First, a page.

Parametrization of analytic interatomic potential functions using neural networks Academic Article uri icon

abstract

  • A generalized method that permits the parameters of an arbitrary empirical potential to be efficiently and accurately fitted to a database is presented. The method permits the values of a subset of the potential parameters to be considered as general functions of the internal coordinates that define the instantaneous configuration of the system. The parameters in this subset are computed by a generalized neural network (NN) with one or more hidden layers and an input vector with at least 3n-6 elements, where n is the number of atoms in the system. The Levenberg-Marquardt algorithm is employed to efficiently affect the optimization of the weights and biases of the NN as well as all other potential parameters being treated as constants rather than as functions of the input coordinates. In order to effect this minimization, the usual Jacobian employed in NN operations is modified to include the Jacobian of the computed errors with respect to the parameters of the potential function. The total Jacobian employed in each epoch of minimization is the concatenation of two Jacobians, one containing derivatives of the errors with respect to the weights and biases of the network, and the other with respect to the constant parameters of the potential function. The method provides three principal advantages. First, it obviates the problem of selecting the form of the functional dependence of the parameters upon the system's coordinates by employing a NN. If this network contains a sufficient number of neurons, it will automatically find something close to the best functional form. This is the case since Hornik et al., [Neural Networks 2, 359 (1989)] have shown that two-layer NNs with sigmoid transfer functions in the first hidden layer and linear functions in the output layer are universal approximators for analytic functions. Second, the entire fitting procedure is automated so that excellent fits are obtained rapidly with little human effort. Third, the method provides a procedure to avoid local minima in the multidimensional parameter hyperspace. As an illustrative example, the general method has been applied to the specific case of fitting the ab initio energies of Si(5) clusters that are observed in a molecular dynamics (MD) simulation of the machining of a silicon workpiece. The energies of the Si(5) configurations obtained in the MD calculations are computed using the B3LYP procedure with a 6-31G(**) basis set. The final ab initio database, which comprises the density functional theory energies of 10 202 Si(5) clusters, is fitted to an empirical Tersoff potential containing nine adjustable parameters, two of which are allowed to be the functions of the Si(5) configuration. The fitting error averaged over all 10 202 points is 0.0148 eV (1.43 kJ mol(-1)). This result is comparable to the accuracy achieved by more general fitting methods that do not rely on an assumed functional form for the potential surface.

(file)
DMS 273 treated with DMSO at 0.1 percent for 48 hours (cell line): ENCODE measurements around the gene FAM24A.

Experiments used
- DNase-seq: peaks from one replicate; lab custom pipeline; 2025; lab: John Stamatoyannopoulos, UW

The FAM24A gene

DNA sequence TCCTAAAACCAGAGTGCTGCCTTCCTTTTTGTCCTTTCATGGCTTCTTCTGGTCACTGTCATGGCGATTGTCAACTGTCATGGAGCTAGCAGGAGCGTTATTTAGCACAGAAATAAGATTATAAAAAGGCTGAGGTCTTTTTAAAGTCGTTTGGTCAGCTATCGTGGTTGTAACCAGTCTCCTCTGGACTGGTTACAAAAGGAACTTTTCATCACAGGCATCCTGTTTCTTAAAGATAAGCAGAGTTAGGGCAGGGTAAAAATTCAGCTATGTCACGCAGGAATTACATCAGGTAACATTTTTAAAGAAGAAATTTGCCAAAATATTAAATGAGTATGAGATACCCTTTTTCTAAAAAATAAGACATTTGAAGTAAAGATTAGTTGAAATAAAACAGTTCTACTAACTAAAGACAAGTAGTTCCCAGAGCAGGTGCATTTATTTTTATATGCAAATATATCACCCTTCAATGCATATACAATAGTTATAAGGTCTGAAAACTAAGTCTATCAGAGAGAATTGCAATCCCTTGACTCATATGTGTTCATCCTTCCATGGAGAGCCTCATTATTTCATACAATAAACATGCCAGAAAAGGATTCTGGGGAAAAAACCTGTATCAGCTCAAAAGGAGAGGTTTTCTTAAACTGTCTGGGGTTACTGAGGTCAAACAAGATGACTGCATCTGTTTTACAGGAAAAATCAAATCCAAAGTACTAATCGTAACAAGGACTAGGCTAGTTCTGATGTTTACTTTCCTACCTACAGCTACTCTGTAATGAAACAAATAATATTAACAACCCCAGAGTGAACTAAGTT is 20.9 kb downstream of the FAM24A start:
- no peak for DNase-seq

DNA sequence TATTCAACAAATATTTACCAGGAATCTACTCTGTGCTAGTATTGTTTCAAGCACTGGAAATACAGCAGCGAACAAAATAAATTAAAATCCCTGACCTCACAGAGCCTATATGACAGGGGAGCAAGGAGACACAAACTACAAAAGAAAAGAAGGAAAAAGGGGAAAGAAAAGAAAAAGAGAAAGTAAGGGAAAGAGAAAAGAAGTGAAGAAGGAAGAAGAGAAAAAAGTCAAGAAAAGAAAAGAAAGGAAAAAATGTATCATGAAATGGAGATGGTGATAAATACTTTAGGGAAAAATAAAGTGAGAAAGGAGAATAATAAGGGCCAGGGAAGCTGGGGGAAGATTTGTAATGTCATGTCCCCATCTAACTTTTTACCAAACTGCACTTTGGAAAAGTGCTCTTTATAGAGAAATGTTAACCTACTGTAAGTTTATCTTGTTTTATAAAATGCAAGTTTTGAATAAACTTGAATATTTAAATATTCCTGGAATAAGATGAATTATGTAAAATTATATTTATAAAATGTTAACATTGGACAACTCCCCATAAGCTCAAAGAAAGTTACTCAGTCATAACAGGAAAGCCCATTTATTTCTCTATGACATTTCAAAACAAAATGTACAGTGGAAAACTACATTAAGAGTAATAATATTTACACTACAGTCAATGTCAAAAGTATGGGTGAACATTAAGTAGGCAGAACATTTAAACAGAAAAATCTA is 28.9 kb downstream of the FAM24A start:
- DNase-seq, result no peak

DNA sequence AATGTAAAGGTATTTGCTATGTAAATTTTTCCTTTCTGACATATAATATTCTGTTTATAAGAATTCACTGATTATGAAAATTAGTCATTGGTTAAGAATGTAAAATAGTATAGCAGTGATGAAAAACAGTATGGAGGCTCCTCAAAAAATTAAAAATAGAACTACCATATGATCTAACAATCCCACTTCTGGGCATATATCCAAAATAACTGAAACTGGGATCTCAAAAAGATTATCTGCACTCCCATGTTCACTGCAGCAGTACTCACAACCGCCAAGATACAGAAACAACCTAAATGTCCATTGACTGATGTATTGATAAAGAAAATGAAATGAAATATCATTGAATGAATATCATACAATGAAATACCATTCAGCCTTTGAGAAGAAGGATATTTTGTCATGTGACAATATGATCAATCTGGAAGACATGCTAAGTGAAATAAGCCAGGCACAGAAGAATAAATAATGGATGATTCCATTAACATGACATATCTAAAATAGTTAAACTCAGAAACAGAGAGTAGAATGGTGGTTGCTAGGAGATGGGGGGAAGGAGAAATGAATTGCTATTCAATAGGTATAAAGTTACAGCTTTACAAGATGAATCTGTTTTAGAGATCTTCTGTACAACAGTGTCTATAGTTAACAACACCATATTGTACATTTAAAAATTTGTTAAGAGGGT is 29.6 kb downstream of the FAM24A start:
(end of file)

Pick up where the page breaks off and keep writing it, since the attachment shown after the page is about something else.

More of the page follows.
author list (cited authors)

  • Malshe, M., Narulkar, R., Raff, L. M., Hagan, M., Bukkapatnam, S., & Komanduri, R.

publication date

  • January 1, 2008 11:11 AM